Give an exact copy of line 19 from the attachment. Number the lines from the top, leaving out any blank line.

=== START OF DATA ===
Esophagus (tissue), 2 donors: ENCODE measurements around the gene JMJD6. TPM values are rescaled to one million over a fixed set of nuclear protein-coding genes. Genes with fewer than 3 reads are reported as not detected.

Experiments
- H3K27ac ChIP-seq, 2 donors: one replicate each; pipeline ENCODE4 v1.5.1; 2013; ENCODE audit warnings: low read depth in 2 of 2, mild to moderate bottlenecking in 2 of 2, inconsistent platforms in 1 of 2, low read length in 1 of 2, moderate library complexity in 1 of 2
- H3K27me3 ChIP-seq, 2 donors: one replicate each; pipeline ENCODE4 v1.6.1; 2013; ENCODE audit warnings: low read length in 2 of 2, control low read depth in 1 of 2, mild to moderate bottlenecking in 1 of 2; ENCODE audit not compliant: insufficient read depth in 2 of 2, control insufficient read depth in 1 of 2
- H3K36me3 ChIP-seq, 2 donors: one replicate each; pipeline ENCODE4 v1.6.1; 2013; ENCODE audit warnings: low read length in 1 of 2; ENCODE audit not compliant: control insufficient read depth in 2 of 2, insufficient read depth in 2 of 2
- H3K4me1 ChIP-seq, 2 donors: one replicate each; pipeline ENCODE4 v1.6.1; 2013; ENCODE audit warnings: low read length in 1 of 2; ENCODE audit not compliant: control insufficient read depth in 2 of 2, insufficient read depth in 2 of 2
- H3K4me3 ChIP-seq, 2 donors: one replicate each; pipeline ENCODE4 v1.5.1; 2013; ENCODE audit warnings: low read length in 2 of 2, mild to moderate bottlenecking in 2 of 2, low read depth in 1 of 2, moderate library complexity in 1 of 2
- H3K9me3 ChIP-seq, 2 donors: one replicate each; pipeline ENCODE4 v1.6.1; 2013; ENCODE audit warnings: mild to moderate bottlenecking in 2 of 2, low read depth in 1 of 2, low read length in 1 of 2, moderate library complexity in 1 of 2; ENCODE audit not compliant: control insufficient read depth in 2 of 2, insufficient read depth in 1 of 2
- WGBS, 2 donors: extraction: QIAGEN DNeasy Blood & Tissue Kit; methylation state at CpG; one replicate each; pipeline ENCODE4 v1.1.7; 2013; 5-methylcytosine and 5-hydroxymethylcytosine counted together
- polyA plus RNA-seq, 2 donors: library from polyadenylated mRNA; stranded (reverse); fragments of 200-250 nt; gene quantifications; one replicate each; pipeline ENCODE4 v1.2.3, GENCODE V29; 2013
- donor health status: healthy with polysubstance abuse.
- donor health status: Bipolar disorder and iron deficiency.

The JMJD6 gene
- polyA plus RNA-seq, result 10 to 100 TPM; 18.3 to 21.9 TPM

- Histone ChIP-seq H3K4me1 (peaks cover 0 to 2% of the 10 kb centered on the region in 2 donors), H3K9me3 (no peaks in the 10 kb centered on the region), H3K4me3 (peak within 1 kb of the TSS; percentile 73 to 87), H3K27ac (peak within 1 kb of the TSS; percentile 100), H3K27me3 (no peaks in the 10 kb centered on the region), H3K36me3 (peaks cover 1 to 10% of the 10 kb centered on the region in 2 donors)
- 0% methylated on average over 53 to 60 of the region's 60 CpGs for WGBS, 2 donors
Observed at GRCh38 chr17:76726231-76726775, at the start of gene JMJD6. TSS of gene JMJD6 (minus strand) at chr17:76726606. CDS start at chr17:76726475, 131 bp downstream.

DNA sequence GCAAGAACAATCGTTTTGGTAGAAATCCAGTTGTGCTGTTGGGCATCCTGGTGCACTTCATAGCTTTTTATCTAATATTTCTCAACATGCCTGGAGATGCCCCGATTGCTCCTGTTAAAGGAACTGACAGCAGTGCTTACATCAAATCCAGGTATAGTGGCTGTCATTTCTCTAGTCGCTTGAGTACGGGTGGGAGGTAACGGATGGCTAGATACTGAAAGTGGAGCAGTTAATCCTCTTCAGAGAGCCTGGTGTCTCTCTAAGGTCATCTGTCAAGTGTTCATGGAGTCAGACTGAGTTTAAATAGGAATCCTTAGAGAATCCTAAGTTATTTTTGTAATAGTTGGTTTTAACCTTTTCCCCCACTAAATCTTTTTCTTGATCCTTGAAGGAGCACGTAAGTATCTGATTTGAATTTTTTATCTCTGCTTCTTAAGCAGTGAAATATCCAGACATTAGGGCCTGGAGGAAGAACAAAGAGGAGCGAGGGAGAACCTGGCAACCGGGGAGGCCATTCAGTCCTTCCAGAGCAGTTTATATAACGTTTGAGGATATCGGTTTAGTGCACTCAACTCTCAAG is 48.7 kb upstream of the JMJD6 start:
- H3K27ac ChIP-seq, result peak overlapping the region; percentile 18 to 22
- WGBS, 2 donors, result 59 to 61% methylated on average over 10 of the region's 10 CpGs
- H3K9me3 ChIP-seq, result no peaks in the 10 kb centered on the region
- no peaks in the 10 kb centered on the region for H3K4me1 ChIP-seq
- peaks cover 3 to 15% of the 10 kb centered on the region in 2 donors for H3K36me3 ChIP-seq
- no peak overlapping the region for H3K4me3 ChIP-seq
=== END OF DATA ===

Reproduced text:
- H3K27ac ChIP-seq, result peak overlapping the region; percentile 18 to 22